An introduction to the toolkit
Growing concerns over climate change and sustainability have driven governments across the world to make commitments across net zero carbon emission, reducing deforestation, and promoting sustainable supply chains.
A key route to deliver on those commitments is how governments make their purchases. Public procurement represents around 15% of global GDP, one in every 3 dollars that they spend, adding up to an enormous $13 trillion of spending every year. Procurement also accounts for 15% of all greenhouse gas emissions each year: that is seven times as much as the entire aviation industry.
Government purchasing also sets the tone for the wider business environment in the country. Done well, it can be a lever for innovation and entrepreneurship; done poorly, it will be a brake on further environmental and social progress.
Governments are only just embarking on buying sustainably and it can seem daunting to know where to start from incorporating product lifecycle costing, to buying more local and sustainable produce to sourcing more sustainable building materials for infrastructure.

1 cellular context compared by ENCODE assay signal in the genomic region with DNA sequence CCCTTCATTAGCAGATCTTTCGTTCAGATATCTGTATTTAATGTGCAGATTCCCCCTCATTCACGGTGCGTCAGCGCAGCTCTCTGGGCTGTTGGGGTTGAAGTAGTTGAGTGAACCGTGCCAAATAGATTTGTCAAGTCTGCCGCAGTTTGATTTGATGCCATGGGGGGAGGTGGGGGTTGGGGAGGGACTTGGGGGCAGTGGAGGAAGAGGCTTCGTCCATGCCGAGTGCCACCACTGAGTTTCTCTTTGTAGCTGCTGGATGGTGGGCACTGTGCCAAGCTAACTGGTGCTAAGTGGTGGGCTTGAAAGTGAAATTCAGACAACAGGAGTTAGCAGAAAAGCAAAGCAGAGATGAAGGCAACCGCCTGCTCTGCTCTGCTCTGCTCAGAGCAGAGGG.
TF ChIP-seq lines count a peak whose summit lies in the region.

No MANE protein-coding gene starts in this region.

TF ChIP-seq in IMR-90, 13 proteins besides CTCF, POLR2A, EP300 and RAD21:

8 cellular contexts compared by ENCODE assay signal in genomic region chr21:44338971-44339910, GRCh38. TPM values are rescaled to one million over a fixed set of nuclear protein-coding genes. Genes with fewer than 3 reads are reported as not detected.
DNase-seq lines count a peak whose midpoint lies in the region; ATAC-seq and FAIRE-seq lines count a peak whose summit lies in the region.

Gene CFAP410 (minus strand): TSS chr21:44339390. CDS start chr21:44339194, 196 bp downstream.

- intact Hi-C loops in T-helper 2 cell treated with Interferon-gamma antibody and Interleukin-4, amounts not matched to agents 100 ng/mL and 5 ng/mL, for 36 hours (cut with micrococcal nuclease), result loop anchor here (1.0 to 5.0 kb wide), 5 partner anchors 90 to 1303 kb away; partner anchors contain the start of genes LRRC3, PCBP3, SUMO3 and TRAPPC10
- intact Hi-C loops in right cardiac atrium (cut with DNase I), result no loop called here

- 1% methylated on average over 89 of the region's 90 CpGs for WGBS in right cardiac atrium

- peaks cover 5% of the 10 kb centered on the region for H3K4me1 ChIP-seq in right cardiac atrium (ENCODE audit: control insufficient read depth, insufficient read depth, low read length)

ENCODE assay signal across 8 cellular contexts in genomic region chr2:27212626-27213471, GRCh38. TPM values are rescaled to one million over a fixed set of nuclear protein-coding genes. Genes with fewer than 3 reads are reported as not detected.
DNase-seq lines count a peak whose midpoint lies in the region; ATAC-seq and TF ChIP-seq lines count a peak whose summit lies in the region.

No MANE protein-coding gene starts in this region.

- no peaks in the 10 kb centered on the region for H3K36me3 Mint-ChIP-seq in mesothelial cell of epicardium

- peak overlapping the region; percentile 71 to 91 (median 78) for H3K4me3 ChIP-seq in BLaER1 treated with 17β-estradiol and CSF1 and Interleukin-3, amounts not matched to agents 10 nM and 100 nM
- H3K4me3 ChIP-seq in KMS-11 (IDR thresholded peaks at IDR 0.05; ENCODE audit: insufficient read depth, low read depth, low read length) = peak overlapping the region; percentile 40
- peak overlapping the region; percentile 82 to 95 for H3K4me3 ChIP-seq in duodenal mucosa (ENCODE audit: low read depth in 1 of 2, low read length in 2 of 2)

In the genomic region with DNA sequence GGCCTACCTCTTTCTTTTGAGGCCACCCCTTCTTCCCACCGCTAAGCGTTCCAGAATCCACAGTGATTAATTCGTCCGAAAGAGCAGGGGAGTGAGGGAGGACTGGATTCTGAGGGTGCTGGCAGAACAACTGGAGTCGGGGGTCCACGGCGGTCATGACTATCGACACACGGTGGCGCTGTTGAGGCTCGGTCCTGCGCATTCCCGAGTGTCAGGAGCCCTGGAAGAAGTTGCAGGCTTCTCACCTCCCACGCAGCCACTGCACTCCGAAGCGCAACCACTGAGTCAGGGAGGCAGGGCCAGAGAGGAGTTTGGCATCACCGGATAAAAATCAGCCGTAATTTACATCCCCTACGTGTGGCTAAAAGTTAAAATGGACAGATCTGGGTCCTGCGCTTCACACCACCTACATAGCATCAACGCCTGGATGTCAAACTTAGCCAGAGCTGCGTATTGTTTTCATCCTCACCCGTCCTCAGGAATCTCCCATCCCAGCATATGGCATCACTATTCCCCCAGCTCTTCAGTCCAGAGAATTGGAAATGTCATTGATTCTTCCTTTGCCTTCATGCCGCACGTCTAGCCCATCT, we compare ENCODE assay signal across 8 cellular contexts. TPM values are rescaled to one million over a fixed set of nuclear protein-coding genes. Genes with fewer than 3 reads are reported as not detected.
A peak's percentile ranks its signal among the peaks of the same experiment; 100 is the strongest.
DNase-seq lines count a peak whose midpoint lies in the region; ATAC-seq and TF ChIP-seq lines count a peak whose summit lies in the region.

This guide is the product of over 30 interviews with experts in national procurement authorities, often in lower tech and more challenging procurement environments. They identified that the key challenge was getting started and trying to wade through hundreds of pages of complicated expert criteria to translate them into simple strategies that can be tested and implemented quickly.
We aim to bridge that gap, giving a high level overview of the approaches that are already working and the best resources to implement and scale them, based on the key user needs that we heard from frontline practitioners.
Practitioners realize that they need to buy things in a fundamentally different way to deliver on sustainable procurement. To do that, they told us that they need to engage stakeholders better both from the private sector and civil society in understanding what solutions are available. They also identified the need for better information and data across government purchasing both to understand what is being bought and what the environmental and social outcomes of that spending are. These are gaps in the current guidance and are not things that traditionally, predominantly legal and compliance-focused approaches in procurement have focused on.
Fortunately we can help.